Wednesday, 26 October 2016


When the highest praise which one can afford a film is that it at least does its job, it hardly qualifies as praise. Surely that is the mandate of every film, though if every film too defines its own mandate via existing in whatever form it takes, then this is praise affordable to all films. Thus, one must critique the intentions, not the technique, of the filmmakers, and so Queen of Katwe arrives onto screens, flawed from the outset, though aren't we all? And yet the respectful simplicity that Mira Nair brings to this respectful, simple telling of an inspirational true story thoroughly feels worthy of praise, so rare is it that so large an audience is granted so complete a picture of ordinary African life. Katwe, Kampala is rendered real in Nair's vivid anthropological approach, reduced in this Disnified depiction yet legitimized by very virtue of being depicted at all. Queen of Katwe is ultimately, unavoidably remiss in merely skirting past the essential complexity in its central sport, chess, but Nair keenly keeps the film's focus upon its characters and their emotions, rather than their exploits, emphasizing the personal effects of their precise locational and societal circumstances. As much as one cannot fault Nair for these sound artistic choices, one can neither rejoice in the ambition that they consistently lack. Queen of Katwe is an appealing film from first frame to last - indeed, it's virtually all appeal, with too little in the manner of identifiable conflict - but it's never much more than just that.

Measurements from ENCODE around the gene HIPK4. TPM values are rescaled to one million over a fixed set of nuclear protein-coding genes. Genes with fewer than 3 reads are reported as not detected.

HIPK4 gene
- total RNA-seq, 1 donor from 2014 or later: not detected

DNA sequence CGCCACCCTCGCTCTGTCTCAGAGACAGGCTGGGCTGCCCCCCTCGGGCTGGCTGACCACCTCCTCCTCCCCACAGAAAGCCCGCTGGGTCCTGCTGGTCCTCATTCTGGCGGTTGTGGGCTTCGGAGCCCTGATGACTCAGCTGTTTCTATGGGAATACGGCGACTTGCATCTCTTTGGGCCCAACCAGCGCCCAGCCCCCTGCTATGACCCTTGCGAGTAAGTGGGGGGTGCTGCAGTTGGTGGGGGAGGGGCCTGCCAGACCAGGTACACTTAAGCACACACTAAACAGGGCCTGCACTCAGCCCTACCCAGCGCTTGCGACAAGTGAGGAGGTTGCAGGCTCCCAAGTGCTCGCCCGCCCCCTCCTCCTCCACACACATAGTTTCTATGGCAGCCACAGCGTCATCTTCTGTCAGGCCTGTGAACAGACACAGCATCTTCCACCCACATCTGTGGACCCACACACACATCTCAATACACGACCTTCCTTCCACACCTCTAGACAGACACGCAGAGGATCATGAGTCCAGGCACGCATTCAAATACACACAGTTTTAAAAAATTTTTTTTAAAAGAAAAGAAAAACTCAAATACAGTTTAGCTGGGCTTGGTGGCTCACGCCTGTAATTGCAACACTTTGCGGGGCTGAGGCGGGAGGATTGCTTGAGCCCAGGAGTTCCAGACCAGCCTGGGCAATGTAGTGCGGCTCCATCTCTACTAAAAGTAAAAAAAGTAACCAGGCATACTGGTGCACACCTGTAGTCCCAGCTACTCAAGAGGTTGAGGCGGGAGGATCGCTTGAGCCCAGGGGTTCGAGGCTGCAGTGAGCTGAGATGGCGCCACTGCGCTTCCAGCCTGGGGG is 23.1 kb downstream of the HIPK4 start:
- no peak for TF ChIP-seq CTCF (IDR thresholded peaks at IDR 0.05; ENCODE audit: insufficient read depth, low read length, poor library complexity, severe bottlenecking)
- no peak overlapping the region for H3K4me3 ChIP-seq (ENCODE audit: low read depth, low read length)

Tuesday, 25 October 2016